Cars, motorcycles, cyclists, and pedestrians all use the same roads. Toronto needs to have a plan to make the roads safe and useable for anyone who has a right to use them.

Bike City is a reasonable proposal to lay the foundation for a strong cycling community in Toronto. I envision a Toronto where even a complete novice can pick up a bike and ride safely and easily from their front door to their place of work.

BIXI Toronto reaches 500 members almost a year before it launches

BIXI Toronto memberships have reached 500 as of September 1st! This is a reason to celebrate! Why? Despite news reports suggesting this is a "lukewarm response", we are still nine months before the launch date and 3 months before the requirement to get 1000 memberships. They've also made the threshold high by only selling yearly memberships - the monthly memberships would have allowed many more people to dip their toes in the water before diving in.

City Hall made it quite difficult for bikesharing to get off the ground: they're providing no money to get it started, and even to get a loan guarantee (which only allows BIXI to get a better interest rate from private banks) City Hall made a number of harsh requirements. BIXI Toronto has reached the half-way mark after only one month out of 4 months.

With a bit perspective we can see that this is in fact remarkable that BIXI Toronto already has 500 members and over 1300 fans on the Facebook page. It's clearly popular. What other company selling a product requires that people purchase the product a year before it comes out? Only Apple fans would be crazy enough to do that.

Mayoral Candidate HiMY SYeD to share 'Vision 2020 - BikeCity' at Bike Joint Sept 1

Here is the first serious platform presentation on cycling by Mayoral Candidate HiMY SYeD. It's a shame that all the mainstream candidates have only excreted patronizing and dangerous platforms. We are still waiting on Sarah Thompson's platform which might take cyclists a bit more seriously than the likes of Rossi, Smitherman, while anything is better than Ford's vision of cyclists giving up on cycling altogether else lest they take their lives in their own hands. You'd think that these guys had never been on a bike or been around cyclists.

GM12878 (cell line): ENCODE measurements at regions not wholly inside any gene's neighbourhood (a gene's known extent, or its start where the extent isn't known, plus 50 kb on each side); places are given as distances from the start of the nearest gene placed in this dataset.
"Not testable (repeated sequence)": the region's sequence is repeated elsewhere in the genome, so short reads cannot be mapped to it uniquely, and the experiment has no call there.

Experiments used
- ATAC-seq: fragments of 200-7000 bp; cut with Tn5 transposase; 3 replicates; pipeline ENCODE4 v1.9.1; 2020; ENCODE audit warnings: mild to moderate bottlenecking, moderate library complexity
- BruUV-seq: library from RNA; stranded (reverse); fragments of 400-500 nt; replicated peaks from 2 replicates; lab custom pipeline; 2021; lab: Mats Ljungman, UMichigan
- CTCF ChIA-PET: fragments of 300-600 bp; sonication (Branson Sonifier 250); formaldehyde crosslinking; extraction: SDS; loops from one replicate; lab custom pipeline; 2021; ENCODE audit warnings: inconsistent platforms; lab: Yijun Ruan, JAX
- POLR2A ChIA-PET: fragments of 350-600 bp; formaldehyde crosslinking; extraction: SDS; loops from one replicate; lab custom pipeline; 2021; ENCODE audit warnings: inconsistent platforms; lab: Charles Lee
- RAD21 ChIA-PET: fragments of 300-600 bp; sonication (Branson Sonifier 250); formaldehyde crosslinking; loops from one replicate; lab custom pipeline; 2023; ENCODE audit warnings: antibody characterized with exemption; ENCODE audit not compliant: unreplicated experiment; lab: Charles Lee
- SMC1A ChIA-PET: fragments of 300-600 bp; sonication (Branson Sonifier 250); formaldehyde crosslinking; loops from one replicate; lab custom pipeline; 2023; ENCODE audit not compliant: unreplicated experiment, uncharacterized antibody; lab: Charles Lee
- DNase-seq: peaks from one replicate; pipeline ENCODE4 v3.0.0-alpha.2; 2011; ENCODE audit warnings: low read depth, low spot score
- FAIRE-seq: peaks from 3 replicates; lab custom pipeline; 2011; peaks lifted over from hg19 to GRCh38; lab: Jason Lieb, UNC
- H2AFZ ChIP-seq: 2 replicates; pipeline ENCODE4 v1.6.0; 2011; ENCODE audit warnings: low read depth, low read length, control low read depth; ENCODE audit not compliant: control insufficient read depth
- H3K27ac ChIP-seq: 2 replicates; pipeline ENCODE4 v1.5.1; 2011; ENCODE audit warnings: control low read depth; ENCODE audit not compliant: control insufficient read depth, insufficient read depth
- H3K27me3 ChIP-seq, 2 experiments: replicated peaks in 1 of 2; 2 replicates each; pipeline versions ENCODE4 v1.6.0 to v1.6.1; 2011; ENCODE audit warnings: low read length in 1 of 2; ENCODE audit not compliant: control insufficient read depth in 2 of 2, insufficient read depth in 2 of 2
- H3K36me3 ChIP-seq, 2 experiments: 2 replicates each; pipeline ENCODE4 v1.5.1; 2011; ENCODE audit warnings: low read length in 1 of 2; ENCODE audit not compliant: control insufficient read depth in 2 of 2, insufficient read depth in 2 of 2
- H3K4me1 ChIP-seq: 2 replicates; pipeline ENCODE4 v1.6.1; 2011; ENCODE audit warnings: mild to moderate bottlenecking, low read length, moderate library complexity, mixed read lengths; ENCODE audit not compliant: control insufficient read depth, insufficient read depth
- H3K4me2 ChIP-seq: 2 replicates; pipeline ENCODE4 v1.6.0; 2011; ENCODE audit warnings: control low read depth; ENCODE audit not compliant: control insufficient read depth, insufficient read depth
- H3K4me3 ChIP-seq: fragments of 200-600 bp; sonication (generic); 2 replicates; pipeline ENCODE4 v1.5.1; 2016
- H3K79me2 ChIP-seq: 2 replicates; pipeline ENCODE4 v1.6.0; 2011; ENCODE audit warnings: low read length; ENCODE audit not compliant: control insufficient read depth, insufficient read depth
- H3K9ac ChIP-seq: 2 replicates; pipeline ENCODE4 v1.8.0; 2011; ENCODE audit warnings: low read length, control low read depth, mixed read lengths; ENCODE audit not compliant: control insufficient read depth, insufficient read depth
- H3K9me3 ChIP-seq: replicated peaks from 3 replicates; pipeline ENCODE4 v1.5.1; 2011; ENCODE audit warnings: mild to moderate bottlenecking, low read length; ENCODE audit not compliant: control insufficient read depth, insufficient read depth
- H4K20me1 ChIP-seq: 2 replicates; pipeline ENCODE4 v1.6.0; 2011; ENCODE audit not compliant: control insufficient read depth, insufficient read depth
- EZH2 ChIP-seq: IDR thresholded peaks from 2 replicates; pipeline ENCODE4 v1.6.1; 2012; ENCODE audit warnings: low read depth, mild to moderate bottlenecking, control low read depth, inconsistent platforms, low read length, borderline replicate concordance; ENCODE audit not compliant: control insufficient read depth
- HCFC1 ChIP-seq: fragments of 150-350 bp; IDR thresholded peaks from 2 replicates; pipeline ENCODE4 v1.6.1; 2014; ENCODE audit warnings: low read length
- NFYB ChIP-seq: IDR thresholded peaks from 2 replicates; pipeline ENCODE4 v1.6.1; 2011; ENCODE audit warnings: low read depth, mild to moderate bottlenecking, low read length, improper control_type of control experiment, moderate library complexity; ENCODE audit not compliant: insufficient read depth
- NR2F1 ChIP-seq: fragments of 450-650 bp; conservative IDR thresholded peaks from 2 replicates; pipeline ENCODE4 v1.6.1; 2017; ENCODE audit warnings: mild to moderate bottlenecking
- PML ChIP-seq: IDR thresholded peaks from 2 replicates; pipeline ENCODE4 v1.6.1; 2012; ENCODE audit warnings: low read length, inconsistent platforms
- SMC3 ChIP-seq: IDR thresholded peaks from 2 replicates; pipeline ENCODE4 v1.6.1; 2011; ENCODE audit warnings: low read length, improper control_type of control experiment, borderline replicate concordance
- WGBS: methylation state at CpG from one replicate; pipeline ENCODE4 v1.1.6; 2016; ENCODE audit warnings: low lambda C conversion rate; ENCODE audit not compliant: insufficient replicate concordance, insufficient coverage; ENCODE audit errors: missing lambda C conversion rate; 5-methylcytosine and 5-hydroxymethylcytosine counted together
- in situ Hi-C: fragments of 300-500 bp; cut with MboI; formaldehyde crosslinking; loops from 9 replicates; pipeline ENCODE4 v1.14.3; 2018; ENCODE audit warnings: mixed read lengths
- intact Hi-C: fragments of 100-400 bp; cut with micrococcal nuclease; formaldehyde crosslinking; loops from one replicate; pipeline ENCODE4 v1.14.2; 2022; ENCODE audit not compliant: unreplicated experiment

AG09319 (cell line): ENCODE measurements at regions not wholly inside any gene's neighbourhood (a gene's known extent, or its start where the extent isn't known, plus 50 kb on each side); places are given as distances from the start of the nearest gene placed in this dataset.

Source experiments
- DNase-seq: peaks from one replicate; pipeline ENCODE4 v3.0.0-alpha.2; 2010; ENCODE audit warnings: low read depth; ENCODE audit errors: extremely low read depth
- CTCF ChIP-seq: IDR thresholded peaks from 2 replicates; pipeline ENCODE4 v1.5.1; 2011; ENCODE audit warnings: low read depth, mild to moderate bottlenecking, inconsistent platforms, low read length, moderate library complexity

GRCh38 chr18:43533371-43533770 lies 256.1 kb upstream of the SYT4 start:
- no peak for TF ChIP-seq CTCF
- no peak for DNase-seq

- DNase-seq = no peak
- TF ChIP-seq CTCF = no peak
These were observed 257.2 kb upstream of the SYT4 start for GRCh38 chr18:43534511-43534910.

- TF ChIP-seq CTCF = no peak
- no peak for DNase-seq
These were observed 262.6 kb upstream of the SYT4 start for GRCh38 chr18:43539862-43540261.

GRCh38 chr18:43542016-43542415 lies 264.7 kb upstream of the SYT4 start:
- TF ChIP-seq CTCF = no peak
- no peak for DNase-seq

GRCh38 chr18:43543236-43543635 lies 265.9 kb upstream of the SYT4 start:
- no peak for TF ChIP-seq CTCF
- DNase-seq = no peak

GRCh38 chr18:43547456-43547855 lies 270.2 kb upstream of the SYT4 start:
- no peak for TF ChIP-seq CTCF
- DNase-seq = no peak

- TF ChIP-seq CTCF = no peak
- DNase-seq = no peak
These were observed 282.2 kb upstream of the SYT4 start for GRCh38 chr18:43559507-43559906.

Well done Himy.

"Vision 2020 - Another Toronto IS Possible" - Mobility - BikeCity

Toronto Mayoral Candidate HiMY SYeD has informally been sharing his BikeCity Vision with cyclists and the wider community since May 25 2010, the beginning of his Campaign in becoming The Peoples' Mayor.

' BikeCity ' is a key component in his integrated overall 10 year direction of hope in Toronto: ' Vision 2020 - Another Toronto IS Possible '.

' Vision 2020 ' is defined in three broad themes - Mobility, Sustainability, Identity.

The ' Vision 2020 ' theme of Mobility begins with ' BikeCity '.

The complete Mobility theme within Vision2020 will be expanded upon and shared later in mid-September.

Soon to see the lion on BIXI Toronto bikes: ING DIRECT announced as primary sponsor

ING Direct Canada's lion will appear on the BIXI Toronto bikes next spring, as they've signed on as the primary sponsor of the bikesharing program. Mayor Miller and Public Bike System Company reps announced ING this morning.

“Public bike systems like BIXI can significantly reduce the cost of commuting and make a healthy impact on our cities and our lives,” said Peter Aceto, President and CEO of ING DIRECT Canada. “We are always excited to help Canadians save their money so being a part of bringing BIXI to the Toronto community is a great fit for ING DIRECT.”

No word on what percentage of the sponsorship needed is being provided by ING, though I was assured it was a substantial proportion. BIXI Toronto is required to raise $600,000 for each of the next three years.

In related news, ING Direct has also sponsored the custom painted, Toronto Cyclists Union bike giveaway. Is it a coincidence that this Dutch company is supporting cycling in a big way?